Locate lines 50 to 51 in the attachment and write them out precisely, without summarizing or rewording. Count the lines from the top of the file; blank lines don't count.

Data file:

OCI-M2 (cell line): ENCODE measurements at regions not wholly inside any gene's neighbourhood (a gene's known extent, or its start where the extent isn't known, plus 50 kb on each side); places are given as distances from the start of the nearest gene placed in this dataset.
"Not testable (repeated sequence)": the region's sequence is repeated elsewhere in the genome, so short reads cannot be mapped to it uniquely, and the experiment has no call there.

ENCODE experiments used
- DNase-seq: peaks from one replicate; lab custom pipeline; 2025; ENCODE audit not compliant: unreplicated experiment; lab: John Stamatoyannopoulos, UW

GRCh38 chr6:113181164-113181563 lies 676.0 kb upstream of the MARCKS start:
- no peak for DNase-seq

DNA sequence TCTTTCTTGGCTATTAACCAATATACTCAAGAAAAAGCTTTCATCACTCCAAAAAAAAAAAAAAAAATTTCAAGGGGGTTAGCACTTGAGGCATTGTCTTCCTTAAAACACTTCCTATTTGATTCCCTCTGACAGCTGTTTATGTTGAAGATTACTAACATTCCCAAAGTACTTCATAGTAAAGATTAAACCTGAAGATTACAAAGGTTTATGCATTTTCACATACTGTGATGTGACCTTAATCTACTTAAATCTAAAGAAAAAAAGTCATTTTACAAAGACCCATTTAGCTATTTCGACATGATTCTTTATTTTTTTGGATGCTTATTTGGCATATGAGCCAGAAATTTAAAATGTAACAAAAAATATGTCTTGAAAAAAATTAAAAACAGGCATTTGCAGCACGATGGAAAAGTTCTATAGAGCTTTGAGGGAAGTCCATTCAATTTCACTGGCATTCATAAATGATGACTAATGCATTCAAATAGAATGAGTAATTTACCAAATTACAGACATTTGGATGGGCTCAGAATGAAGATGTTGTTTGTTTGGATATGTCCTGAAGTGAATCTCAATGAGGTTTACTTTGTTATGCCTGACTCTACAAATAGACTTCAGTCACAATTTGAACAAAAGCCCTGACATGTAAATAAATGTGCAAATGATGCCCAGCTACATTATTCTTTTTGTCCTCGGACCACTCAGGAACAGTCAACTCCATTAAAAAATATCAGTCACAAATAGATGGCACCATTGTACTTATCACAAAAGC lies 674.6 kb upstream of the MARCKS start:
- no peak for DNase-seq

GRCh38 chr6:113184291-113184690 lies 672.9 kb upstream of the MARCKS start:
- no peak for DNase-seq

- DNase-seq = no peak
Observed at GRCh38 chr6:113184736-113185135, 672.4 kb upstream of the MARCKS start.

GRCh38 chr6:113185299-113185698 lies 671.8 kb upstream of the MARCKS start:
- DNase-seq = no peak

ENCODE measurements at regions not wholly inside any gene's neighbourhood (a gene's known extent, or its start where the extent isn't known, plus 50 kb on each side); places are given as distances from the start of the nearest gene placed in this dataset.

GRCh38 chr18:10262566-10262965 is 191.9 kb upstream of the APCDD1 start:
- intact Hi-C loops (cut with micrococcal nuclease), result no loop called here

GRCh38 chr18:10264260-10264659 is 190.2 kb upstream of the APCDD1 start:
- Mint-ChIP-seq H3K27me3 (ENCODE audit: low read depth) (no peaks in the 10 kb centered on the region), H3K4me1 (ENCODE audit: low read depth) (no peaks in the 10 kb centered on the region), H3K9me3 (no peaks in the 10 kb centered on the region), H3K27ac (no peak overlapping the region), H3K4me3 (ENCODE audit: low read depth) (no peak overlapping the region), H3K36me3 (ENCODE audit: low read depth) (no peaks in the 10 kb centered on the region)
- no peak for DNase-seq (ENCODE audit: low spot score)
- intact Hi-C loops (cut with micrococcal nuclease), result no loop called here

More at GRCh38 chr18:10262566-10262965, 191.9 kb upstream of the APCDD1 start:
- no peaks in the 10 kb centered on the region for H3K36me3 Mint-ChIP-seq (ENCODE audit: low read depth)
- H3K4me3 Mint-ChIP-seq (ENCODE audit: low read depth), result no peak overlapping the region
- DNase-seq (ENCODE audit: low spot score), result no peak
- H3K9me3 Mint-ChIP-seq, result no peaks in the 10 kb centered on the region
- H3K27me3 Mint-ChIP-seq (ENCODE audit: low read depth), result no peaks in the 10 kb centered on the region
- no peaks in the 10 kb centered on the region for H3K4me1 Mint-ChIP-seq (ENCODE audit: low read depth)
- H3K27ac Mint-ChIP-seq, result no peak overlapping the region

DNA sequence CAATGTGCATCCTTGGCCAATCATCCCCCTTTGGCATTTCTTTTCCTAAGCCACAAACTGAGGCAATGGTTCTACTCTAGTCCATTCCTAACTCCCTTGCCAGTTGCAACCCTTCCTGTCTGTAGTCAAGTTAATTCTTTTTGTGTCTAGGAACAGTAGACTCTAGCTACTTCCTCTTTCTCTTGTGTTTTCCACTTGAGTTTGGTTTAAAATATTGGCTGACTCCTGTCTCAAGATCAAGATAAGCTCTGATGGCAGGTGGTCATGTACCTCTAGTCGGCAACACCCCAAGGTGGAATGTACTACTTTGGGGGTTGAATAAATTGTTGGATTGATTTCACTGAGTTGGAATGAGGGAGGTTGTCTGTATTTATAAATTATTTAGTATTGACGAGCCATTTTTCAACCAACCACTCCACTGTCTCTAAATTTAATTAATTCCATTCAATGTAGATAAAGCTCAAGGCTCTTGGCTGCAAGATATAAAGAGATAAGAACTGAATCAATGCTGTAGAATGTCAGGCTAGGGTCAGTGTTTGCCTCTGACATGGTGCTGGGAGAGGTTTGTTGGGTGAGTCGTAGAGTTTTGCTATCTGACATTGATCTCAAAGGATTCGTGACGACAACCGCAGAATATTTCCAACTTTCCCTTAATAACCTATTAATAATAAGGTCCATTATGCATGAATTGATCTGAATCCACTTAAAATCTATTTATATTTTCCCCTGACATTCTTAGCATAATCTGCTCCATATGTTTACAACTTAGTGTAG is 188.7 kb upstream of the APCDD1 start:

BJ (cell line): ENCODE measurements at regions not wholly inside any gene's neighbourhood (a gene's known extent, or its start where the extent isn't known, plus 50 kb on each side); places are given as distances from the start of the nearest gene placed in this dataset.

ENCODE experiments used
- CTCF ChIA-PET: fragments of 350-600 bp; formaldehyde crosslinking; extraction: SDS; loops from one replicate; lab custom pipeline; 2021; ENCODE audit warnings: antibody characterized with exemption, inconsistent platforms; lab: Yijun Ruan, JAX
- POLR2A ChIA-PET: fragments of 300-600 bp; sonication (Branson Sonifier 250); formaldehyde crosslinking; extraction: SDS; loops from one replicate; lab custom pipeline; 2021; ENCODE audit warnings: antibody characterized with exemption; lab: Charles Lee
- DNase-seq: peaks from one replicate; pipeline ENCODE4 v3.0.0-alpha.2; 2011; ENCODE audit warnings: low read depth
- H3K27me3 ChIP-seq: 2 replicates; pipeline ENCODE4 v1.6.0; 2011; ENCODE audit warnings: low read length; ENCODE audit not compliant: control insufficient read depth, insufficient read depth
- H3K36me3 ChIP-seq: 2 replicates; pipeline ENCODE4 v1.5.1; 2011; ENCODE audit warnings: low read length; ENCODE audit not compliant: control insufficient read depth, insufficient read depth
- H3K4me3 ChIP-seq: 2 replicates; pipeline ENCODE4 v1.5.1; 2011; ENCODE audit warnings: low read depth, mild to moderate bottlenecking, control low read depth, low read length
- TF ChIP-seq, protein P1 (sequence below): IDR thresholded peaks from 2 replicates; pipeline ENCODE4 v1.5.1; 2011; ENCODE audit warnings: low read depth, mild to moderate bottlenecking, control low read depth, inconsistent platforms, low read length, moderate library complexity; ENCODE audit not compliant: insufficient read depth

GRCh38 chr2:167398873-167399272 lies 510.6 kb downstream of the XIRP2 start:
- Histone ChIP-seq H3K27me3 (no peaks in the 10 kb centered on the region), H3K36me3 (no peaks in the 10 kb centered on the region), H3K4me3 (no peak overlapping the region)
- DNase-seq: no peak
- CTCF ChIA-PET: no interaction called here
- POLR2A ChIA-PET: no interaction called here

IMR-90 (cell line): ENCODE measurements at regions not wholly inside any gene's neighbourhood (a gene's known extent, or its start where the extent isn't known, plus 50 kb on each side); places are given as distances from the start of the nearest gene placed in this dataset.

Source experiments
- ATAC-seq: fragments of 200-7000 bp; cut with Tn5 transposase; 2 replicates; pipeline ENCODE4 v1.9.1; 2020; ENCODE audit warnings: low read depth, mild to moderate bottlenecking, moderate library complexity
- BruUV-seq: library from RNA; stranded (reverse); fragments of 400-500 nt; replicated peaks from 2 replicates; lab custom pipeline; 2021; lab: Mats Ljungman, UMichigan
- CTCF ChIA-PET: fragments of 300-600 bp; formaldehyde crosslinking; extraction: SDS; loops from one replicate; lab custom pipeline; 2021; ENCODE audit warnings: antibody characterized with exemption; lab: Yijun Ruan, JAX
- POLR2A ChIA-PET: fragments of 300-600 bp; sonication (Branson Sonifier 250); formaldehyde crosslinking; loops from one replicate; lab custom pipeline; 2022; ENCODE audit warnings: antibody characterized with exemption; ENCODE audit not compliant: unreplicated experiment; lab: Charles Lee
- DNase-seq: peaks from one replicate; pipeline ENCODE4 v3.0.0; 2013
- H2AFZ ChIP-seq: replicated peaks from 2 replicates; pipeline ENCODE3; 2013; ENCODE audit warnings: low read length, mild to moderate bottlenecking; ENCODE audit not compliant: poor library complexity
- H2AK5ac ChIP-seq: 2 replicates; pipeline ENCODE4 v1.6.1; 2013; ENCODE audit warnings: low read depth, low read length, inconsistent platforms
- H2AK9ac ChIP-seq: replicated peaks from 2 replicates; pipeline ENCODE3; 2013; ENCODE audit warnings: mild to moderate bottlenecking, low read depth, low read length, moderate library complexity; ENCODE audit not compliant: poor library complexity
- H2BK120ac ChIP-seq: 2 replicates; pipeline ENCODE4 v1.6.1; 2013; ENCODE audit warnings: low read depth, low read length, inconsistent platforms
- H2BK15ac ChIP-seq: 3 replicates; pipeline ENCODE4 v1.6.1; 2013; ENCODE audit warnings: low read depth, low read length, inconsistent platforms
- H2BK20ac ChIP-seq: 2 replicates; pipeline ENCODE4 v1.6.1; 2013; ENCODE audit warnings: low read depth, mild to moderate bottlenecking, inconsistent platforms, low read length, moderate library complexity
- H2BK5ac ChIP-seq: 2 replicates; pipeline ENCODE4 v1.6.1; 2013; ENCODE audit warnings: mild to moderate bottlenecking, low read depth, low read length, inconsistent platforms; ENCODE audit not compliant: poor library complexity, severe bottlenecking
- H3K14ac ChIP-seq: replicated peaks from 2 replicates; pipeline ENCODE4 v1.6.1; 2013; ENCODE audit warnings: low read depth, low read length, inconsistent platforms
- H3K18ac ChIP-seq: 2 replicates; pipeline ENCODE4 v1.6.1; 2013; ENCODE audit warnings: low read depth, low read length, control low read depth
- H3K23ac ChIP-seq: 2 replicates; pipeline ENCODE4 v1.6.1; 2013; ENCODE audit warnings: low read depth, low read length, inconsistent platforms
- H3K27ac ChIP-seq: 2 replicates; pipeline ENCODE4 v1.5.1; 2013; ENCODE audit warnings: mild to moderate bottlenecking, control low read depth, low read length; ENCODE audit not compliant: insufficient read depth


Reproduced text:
- POLR2A ChIA-PET: fragments of 300-600 bp; sonication (Branson Sonifier 250); formaldehyde crosslinking; loops from one replicate; lab custom pipeline; 2022; ENCODE audit warnings: antibody characterized with exemption; ENCODE audit not compliant: unreplicated experiment; lab: Charles Lee
- DNase-seq: peaks from one replicate; pipeline ENCODE4 v3.0.0; 2013